"'Have you seen theTimes yet?' she asked. 'Get it, get it, get it.'
It was early in the morning and I wasn’t quite awake. Yet.
In the Times, it turned out, Herbert Muschamp had offered 'an appraisal' of the two finalists [for the Gound Zero project]. 'Taken together as a kind of shotgun diptych,' he wrote, 'the two designs... illustrate the confusion of a nation torn between the conflicting impulses of war and peace.' Shotgun diptych?
'Daniel Libeskind’s project for the World Trade Center site is a startlingly aggressive tour de force, a war memorial to a looming conflict that has scarcely begun. The THINK team’s proposal, on the other hand, offers an image of peacetime aspirations so idealistic as to seem nearly unrealizable.
'While no pacifist, as a modern-day New Yorker I would like to think my way to a place beyond armed combat. ... [The THINK design] is an act of metamorphosis. It transtforms our collective memories of the twin towers into a soaring affirmation of American values.' [...]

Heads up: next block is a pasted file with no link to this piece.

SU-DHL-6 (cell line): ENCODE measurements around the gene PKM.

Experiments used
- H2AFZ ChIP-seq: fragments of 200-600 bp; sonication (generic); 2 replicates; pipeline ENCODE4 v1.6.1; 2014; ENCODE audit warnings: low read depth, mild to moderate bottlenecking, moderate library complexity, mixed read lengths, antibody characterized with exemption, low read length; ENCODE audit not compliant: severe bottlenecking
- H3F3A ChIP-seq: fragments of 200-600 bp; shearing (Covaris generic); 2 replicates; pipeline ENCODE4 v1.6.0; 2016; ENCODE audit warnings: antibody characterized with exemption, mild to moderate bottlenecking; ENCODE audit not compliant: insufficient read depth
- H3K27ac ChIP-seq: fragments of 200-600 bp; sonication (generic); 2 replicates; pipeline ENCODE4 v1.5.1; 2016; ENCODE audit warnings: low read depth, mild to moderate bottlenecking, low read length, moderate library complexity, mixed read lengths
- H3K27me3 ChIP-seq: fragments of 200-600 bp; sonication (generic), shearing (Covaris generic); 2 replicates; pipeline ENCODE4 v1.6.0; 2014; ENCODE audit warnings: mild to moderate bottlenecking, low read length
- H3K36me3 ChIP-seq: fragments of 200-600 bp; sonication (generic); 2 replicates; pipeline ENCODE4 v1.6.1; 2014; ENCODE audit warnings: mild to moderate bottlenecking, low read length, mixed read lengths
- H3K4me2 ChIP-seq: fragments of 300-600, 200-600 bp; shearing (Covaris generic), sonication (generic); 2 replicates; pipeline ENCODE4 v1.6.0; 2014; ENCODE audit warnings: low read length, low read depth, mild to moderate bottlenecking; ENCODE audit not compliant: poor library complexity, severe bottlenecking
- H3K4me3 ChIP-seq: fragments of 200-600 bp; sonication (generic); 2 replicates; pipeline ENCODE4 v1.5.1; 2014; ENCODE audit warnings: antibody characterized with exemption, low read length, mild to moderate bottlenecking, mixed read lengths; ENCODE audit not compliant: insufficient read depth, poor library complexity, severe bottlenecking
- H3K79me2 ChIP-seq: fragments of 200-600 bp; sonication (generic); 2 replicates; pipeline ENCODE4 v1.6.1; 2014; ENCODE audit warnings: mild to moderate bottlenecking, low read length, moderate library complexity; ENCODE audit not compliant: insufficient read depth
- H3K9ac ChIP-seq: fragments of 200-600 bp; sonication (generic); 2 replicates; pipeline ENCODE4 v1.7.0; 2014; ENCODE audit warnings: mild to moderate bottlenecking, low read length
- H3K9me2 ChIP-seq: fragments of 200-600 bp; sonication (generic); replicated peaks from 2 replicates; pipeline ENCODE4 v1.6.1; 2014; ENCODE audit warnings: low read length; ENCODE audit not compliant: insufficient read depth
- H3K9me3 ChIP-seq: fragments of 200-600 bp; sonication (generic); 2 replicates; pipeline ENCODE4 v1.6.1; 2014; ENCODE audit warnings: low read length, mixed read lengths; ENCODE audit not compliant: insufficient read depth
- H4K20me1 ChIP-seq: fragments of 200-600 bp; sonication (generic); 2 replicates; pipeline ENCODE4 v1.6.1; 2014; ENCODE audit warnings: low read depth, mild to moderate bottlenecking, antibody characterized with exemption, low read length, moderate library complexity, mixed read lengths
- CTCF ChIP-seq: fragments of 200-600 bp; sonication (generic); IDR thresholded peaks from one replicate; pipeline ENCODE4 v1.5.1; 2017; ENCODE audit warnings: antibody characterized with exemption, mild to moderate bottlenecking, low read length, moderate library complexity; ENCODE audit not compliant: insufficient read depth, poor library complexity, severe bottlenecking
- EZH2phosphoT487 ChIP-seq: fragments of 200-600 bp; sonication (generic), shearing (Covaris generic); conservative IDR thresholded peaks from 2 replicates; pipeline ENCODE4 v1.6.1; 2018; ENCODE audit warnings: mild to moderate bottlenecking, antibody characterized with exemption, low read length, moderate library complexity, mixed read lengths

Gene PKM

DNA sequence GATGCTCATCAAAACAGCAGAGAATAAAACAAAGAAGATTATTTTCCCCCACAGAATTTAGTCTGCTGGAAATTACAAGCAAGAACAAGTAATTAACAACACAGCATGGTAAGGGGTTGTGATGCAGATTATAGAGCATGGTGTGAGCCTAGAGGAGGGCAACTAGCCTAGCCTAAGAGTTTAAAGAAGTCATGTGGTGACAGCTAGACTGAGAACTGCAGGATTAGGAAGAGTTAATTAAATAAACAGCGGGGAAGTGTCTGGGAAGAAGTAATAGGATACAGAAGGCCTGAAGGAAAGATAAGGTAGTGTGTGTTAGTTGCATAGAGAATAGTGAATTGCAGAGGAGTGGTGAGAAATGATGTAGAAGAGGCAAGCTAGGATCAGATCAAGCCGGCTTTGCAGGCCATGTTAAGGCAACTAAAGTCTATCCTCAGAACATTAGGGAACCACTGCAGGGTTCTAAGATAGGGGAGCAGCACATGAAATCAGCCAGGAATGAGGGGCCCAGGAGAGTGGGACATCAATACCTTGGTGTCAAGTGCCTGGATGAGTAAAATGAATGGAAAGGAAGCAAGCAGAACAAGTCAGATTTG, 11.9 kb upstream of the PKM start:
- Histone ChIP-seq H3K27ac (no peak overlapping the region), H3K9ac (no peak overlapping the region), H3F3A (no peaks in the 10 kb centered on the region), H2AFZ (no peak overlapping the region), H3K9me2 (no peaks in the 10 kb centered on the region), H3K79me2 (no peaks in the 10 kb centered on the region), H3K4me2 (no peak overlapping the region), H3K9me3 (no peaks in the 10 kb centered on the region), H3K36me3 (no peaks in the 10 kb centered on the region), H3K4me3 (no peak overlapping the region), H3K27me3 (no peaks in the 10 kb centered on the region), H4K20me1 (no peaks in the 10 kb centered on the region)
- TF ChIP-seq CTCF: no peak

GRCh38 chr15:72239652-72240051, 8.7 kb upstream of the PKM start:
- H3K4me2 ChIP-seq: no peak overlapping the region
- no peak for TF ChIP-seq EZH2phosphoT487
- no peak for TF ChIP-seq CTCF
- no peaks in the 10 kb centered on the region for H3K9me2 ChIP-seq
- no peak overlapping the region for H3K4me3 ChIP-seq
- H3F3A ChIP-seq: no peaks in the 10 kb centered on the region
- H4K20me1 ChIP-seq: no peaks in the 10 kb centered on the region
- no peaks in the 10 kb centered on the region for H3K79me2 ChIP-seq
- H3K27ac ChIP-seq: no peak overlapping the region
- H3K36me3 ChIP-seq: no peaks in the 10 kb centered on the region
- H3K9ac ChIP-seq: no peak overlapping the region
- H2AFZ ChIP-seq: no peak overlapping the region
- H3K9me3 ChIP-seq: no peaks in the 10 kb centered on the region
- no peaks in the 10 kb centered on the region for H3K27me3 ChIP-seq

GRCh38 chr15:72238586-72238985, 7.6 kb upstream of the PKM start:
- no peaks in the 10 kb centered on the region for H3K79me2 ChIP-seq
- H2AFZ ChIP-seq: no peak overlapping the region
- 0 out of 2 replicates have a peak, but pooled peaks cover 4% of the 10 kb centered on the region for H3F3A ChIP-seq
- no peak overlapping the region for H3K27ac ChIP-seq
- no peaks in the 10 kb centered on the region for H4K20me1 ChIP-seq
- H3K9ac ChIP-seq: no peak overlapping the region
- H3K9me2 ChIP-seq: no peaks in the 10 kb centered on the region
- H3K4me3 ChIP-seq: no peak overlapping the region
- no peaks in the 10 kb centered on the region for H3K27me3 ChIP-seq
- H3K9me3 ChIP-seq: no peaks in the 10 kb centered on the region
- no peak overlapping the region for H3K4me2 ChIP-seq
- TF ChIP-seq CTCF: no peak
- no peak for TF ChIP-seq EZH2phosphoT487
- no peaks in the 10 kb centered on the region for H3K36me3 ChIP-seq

I went back to reading. Muschamp was not remotely finished. He derided my attempt as a 'predictably kitsch result.' Whoa. That’s as low a blow as you can deliver in architecture criticism—to call something kitsch. You can say a design is ugly. That it is impractical. You can even say it’s a rip-off of another design. But don’t ever call it kitsch."
Libeskind, Daniel (2004) Breaking Ground. Adventures in Life and Architecture. New York, Riverhead Books, pp 167-168.